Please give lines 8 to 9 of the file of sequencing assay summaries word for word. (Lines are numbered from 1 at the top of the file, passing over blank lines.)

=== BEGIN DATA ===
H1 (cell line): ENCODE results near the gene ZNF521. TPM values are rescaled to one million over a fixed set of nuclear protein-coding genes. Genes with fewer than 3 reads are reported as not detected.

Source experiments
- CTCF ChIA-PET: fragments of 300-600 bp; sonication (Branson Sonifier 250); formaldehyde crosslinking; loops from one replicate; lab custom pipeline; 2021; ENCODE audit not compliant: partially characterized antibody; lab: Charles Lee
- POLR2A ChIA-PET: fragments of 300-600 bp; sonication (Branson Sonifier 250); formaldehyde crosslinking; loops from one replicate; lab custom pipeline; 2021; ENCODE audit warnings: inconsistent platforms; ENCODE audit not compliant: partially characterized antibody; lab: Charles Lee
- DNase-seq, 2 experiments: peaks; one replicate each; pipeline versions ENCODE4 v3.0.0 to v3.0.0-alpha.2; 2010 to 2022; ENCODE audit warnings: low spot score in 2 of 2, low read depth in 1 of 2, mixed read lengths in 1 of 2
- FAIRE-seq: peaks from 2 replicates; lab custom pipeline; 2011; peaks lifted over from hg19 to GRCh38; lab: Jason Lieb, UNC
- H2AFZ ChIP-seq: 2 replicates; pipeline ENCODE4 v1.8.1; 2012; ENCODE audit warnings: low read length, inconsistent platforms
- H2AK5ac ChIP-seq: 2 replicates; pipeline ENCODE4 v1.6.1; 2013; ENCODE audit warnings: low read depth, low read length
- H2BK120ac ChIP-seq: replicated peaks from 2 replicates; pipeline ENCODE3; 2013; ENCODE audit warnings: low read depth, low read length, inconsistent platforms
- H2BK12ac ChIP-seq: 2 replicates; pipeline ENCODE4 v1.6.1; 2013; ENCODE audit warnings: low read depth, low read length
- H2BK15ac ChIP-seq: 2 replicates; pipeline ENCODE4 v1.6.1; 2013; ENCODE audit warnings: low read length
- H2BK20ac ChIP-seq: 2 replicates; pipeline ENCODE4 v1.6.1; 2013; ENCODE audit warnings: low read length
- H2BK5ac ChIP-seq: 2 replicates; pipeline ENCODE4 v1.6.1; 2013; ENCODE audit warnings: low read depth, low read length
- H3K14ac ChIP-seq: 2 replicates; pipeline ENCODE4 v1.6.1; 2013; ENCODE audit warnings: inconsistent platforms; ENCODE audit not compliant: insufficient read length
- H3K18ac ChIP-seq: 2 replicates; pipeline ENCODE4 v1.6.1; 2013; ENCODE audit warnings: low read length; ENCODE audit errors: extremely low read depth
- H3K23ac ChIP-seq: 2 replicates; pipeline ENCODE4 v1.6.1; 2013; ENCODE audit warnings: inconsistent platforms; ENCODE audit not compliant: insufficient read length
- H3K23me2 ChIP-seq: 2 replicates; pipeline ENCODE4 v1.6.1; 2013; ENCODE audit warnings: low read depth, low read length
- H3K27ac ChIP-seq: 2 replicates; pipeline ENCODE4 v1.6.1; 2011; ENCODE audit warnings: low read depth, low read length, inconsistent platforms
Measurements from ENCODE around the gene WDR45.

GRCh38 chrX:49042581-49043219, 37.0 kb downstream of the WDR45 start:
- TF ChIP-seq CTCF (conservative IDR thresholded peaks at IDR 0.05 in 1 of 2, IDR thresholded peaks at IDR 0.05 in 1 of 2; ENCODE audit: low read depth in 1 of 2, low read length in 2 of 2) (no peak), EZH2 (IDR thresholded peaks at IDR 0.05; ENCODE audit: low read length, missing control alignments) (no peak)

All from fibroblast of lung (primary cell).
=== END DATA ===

- H2AK5ac ChIP-seq: 2 replicates; pipeline ENCODE4 v1.6.1; 2013; ENCODE audit warnings: low read depth, low read length
- H2BK120ac ChIP-seq: replicated peaks from 2 replicates; pipeline ENCODE3; 2013; ENCODE audit warnings: low read depth, low read length, inconsistent platforms